## Abstract

### Background

Flux Balance Analysis (FBA) based mathematical modeling enables *in silico* prediction of systems behavior for genome-scale metabolic networks. Computational methods have been derived in the FBA framework to solve bi-level optimization for deriving “optimal” mutant microbial strains with targeted biochemical overproduction. The common inherent assumption of these methods is that the surviving mutants will always cooperate with the engineering objective by overproducing the maximum desired biochemicals. However, it has been shown that this optimistic assumption may not be valid in practice.

### Methods

We study the validity and robustness of existing bi-level methods for strain optimization under uncertainty and non-cooperative environment. More importantly, we propose new pessimistic optimization formulations: P-ROOM and P-OptKnock, aiming to derive robust mutants with the desired overproduction under two different mutant cell survival models: (1) ROOM assuming mutants have the minimum changes in reaction fluxes from wild-type flux values, and (2) the one considered by OptKnock maximizing the biomass production yield. When optimizing for desired overproduction, our pessimistic formulations derive more robust mutant strains by considering the uncertainty of the cell survival models at the inner level and the cooperation between the outer- and inner-level decision makers. For both P-ROOM and P-OptKnock, by converting multi-level formulations into single-level Mixed Integer Programming (MIP) problems based on the strong duality theorem, we can derive exact optimal solutions that are highly scalable with large networks.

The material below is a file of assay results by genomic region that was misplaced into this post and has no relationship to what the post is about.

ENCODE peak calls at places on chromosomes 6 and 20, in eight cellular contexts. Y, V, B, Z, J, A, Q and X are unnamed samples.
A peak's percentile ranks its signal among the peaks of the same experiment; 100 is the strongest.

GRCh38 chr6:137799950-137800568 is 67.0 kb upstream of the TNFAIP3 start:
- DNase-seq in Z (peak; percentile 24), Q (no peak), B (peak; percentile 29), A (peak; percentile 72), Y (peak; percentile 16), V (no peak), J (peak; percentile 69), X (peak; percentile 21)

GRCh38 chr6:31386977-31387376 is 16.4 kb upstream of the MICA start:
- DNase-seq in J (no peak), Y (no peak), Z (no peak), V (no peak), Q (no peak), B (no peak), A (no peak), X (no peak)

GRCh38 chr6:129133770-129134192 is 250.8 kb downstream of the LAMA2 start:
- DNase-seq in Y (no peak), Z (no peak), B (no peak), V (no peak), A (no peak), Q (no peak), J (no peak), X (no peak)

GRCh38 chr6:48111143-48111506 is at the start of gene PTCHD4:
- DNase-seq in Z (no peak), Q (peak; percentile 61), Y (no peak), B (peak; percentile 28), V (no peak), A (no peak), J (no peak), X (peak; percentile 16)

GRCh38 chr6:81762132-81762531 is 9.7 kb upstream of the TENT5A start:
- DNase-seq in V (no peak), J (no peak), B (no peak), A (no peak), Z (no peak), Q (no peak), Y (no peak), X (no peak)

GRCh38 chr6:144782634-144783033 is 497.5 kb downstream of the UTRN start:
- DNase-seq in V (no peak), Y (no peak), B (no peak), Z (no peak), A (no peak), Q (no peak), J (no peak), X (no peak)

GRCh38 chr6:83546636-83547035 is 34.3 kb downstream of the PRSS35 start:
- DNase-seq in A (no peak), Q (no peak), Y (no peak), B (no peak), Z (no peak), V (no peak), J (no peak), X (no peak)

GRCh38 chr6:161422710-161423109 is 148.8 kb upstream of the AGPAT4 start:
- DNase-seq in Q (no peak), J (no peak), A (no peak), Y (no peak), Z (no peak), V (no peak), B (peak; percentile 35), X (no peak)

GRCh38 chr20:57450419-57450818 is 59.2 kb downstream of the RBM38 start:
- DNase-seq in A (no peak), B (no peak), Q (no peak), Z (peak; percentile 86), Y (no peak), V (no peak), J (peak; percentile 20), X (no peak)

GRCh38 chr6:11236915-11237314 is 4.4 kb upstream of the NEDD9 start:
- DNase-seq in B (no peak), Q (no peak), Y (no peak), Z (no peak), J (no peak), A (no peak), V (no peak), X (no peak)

### Results

Our robust formulations P-ROOM and P-OptKnock are tested with a small *E. coli* core metabolic network and a large-scale *E. coli* iAF1260 network. We demonstrate that the original bi-level formulations (ROOM and OptKnock) derive mutants that may not achieve the predicted overproduction under uncertainty and non-cooperative environment. The knockouts obtained by the proposed pessimistic formulations yield higher chemical production rates than those by the optimistic formulations. Moreover, with higher uncertainty levels, both cellular models under pessimistic approaches produce the same mutant strains.

### Conclusions

In this paper, we propose a new pessimistic optimization framework for mutant strain design. Our pessimistic strain optimization methods produce more robust solutions regardless of the inner-level mutant survival models, which is desired as the models for cell survival are often approximate to real-world systems. Such robust and reliable knockout strategies obtained by the pessimistic formulations would provide confidence for in-vivo experimental design of microbial mutants of interest.